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GStreamer 1.12: Intel Media SDK support and more

April 19, 2017 by Olivier Crête  |   Blog

With GStreamer 1.12's first release candidate out for testing and the final release expected soon, here's a brief preview of some of the (many) new features, bugfixes and improvements that will be arriving with this release.

GStreamer 1.12: Intel Media SDK support and more

Upcoming events: VR, NAB & Khronos

April 18, 2017 by Mark Filion  |   News and Events

Collaborans are once again hitting the road and will be attending three separate events over the next new two weeks, in London, Las Vegas and Amsterdam

Upcoming events: VR, NAB & Khronos

Tracing user space and OS interactions

April 10, 2017 by Gabriel Krisman Bertazi  |   Blog

Like the bug that no one can solve, many issues occur on the interface between the user application and the operating system. But even in the good Open Source world, understanding what is happening at these interfaces is not always easy.

Tracing user space and OS interactions

Ubuntu rejoins the GNOME fold

April 05, 2017 by Daniel Stone  |   Blog

Today we all read the announcement of Ubuntu's decision to refocus on cloud and IoT activities, dropping Unity 8 to move back to a GNOME-based desktop for the 17.04 LTS.

Ubuntu rejoins the GNOME fold

Release: libnice 0.1.14

April 03, 2017 by Mark Filion  |   News and Events

Today, Olivier Crête, libnice maintainer and Collabora Multimedia Lead, announced the availability of libnice 0.1.14, the latest release of the NAT traversal library implementing the RFC for Interactive Connectivity Establishment (ICE).

Release: libnice 0.1.14

Android: Enabling mainline graphics

March 29, 2017 by Robert Foss  |   Blog

Android uses the HWC API to communicate with graphics hardware. This API is not supported on the mainline Linux graphics stack, but by using drm_hwcomposer as a shim it now is.

Android: Enabling mainline graphics

Linux block I/O tracing

March 28, 2017 by Gabriel Krisman Bertazi  |   Blog

Like starting a car with the hood open, sometimes you need to run your program with certain analysis tools attached to get a full sense of what is going wrong – or right.

Linux block I/O tracing

GTK+ Hackfest 2017: D-Bus communication with containers

March 24, 2017 by Simon McVittie  |   Blog

At the GTK hackfest in London (which accidentally became mostly a Flatpak hackfest) I've mainly been looking into how to make D-Bus work better for app container technologies like Flatpak and Snap.

GTK+ Hackfest 2017: D-Bus communication with containers

Collabora in Linux Format

March 22, 2017 by Mark Filion  |   News and Events

Check out the April issue (#222) of Linux Format magazine for our new monthly column on all things Open Source, including graphics, multimedia and more!

Collabora in Linux Format

Performance analysis in Linux

March 21, 2017 by Gabriel Krisman Bertazi  |   Blog

Modern CPUs implement a number of technologies that may affect application performance in unpredictable ways. Figuring out what is going wrong with an application can be a hard task, but it can become much easier with the correct analysis tools.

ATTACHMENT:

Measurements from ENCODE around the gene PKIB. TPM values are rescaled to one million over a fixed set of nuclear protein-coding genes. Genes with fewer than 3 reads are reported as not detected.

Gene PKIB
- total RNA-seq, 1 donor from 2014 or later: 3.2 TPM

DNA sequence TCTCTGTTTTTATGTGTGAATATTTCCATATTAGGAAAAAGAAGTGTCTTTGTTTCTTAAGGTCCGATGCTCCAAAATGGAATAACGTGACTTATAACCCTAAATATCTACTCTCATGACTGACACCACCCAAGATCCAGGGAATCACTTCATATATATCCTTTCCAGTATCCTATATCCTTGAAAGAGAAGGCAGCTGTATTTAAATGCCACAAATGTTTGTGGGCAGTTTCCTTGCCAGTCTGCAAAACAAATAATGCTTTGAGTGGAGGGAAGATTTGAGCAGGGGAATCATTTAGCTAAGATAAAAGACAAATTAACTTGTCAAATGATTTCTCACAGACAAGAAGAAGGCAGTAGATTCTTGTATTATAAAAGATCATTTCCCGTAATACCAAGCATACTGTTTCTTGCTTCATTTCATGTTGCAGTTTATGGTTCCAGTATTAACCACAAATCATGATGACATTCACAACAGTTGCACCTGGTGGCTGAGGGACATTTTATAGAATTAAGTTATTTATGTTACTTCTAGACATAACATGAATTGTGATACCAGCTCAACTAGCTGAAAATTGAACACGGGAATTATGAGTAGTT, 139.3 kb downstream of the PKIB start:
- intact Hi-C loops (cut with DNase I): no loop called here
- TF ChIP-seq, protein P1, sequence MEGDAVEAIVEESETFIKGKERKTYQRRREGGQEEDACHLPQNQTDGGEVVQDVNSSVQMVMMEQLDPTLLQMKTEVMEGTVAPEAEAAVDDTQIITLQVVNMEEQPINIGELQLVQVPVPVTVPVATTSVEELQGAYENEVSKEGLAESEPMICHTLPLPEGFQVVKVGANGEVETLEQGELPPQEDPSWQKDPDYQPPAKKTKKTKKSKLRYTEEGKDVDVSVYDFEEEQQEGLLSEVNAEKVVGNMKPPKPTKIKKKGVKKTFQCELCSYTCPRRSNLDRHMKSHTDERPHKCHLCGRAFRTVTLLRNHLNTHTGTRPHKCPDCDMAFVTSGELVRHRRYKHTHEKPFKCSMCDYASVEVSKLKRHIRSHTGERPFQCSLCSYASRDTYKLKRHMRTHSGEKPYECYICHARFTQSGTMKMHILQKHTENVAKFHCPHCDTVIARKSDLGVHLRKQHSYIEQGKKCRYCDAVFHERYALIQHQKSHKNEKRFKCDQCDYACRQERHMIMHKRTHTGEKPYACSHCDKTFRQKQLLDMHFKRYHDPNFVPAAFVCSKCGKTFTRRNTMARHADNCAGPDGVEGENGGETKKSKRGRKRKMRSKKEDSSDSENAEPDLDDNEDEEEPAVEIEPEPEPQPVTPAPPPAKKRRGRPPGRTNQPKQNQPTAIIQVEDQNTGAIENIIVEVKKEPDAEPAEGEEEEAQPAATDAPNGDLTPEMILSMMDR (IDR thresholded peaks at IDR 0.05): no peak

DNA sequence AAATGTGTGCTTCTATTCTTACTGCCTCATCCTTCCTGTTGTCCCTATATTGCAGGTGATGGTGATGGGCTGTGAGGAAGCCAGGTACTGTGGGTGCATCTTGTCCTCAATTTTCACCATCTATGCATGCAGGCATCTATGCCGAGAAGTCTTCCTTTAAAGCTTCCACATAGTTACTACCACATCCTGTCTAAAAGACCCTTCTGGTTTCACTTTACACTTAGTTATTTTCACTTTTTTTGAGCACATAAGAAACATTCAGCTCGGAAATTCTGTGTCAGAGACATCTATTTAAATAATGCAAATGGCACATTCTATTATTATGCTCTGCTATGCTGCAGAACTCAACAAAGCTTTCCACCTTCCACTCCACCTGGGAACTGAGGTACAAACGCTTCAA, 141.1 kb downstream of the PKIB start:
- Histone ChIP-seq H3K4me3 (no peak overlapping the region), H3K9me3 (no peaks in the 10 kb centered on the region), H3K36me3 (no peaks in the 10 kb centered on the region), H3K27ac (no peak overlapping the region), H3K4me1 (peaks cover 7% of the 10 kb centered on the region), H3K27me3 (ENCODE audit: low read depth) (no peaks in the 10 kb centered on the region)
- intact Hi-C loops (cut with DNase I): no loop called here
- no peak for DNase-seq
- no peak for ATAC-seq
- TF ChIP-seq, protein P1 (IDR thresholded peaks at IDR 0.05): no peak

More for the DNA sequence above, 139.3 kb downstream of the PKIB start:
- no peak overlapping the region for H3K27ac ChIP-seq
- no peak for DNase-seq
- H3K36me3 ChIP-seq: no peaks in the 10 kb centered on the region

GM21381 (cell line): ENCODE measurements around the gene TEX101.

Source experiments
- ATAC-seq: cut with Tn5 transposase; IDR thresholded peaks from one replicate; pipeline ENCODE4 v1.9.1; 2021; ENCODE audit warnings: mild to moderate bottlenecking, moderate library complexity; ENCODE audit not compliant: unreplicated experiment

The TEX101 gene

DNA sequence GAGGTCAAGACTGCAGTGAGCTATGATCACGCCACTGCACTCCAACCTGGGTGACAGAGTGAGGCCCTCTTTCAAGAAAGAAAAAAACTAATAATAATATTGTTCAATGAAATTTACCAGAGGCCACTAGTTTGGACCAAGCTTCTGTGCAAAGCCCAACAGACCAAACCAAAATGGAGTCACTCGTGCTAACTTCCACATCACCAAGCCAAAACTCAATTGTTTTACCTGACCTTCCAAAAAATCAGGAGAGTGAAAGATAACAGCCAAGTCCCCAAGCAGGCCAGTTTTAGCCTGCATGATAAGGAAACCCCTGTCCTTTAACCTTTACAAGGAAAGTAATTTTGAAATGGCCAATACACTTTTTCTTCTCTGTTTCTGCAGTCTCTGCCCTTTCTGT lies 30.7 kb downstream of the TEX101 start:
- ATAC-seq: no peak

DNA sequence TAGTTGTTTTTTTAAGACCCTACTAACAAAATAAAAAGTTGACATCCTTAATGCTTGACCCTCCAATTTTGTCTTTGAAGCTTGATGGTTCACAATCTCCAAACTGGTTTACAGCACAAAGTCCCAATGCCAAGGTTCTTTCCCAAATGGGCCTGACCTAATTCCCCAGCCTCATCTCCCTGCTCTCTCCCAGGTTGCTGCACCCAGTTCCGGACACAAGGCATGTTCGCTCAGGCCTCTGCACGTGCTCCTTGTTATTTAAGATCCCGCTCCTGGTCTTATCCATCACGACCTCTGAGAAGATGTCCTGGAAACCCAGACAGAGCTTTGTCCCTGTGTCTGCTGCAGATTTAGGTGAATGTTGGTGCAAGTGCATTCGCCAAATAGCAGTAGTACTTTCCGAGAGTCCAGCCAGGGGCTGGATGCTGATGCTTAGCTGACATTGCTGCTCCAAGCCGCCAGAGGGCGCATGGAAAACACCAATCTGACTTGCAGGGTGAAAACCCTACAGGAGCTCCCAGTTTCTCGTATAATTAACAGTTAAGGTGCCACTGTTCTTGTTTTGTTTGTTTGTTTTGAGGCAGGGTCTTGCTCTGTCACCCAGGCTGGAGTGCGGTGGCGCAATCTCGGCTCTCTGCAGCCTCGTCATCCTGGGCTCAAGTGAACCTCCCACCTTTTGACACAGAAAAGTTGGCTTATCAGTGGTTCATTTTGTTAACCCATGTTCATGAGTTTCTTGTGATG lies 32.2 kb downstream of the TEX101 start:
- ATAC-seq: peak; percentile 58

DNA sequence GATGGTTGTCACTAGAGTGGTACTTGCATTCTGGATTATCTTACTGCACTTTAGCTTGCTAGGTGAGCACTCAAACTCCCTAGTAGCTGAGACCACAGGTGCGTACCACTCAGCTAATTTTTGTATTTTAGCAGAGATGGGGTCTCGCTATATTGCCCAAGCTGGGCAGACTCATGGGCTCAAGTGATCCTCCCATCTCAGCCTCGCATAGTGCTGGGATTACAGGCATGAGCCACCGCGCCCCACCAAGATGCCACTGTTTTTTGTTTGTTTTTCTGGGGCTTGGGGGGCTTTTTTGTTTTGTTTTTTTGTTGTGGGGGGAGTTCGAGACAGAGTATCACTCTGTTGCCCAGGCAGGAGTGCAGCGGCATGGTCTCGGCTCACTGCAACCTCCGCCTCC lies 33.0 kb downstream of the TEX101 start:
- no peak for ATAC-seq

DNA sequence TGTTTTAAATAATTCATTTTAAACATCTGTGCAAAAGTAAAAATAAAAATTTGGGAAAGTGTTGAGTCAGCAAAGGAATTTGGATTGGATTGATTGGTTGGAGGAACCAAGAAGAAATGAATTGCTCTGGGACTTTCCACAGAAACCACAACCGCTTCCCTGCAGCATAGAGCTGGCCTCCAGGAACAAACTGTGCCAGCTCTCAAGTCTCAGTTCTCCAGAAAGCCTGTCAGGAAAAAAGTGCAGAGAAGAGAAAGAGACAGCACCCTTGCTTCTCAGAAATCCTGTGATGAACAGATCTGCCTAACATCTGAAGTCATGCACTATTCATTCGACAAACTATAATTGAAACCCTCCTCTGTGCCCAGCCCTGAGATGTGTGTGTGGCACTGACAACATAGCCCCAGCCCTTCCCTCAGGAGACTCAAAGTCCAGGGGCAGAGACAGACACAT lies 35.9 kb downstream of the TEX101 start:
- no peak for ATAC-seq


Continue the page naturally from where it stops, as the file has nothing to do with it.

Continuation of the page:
Performance analysis in Linux

Kernel debugging with QEMU: An overview of tools available

March 13, 2017 by Frédéric Dalleau  |   Blog

Once you've setup a virtual machine in QEMU using debootstrap, there are a number of tools available for testing, tracing and debugging, such as Kmemleak for memory leaks, GDB (GNU Debugger), ftrace et dynamic_debug.

Kernel debugging with QEMU: An overview of tools available

Quick hack: Removing the Chromebook Write-Protect screw

March 08, 2017 by Robert Foss  |   Blog

Before being able to write firmware data to any production Chromebook device, the Write-Protect screw has to be removed.

Quick hack: Removing the Chromebook Write-Protect screw

A Panfrost milestone

January 07, 2019 by Tomeu Vizoso  |   Blog

Panfrost, a project that delivers an open source implementation of a driver for the newest versions of the Mali family of GPUs, now includes support for running Wayland compositors and zero-copy GPU-accelerated clients.

A Panfrost milestone

A dream come true: Android is finally using DRM/KMS

December 17, 2018 by Gustavo Padovan  |   Blog

Released a few months ago, the Google Pixel 3 is the first Android phone running with the mainline graphics stack. A feat that was deemed impossible 10 years ago is now a reality thanks to a lot of hard work from the entire community.

A dream come true: Android is finally using DRM/KMS

Convincing your manager that upstreaming is in their best interest

November 28, 2018 by Martyn Welch  |   Blog

In an ideal world, everyone would implicitly understand that it just makes good business sense to upstream some of the modifications made when creating your Linux powered devices. Unfortunately, this is a long way from being common knowledge.

Convincing your manager that upstreaming is in their best interest

Metrics for test suite comprehensiveness

November 23, 2018 by Alexandros Frantzis  |   Blog

How can we measure the comprehensiveness of a test suite? Code coverage is the standard metric used in the industry and makes intuitive sense. However, it can often present some difficulties for large scale surveys.

Metrics for test suite comprehensiveness

Gaining eBPF vision: A new way to trace Linux filesystem disk requests

November 21, 2018 by Gabriel Krisman Bertazi  |   Blog

A real-world use case of eBPF tracing to understand file access patterns in the Linux kernel and optimize large applications.

Gaining eBPF vision: A new way to trace Linux filesystem disk requests

Quick hack: Speed up your GitLab CI

November 06, 2018 by Xavier Claessens  |   Blog

Did you know you could register your own PC, or a spare laptop collecting dust in a drawer, to get instant CI going on GitLab? Not only will you get faster CI, but you'll also reduce the queue on the shared runner for others!

Quick hack: Speed up your GitLab CI

Introducing Zink, an OpenGL implementation on top of Vulkan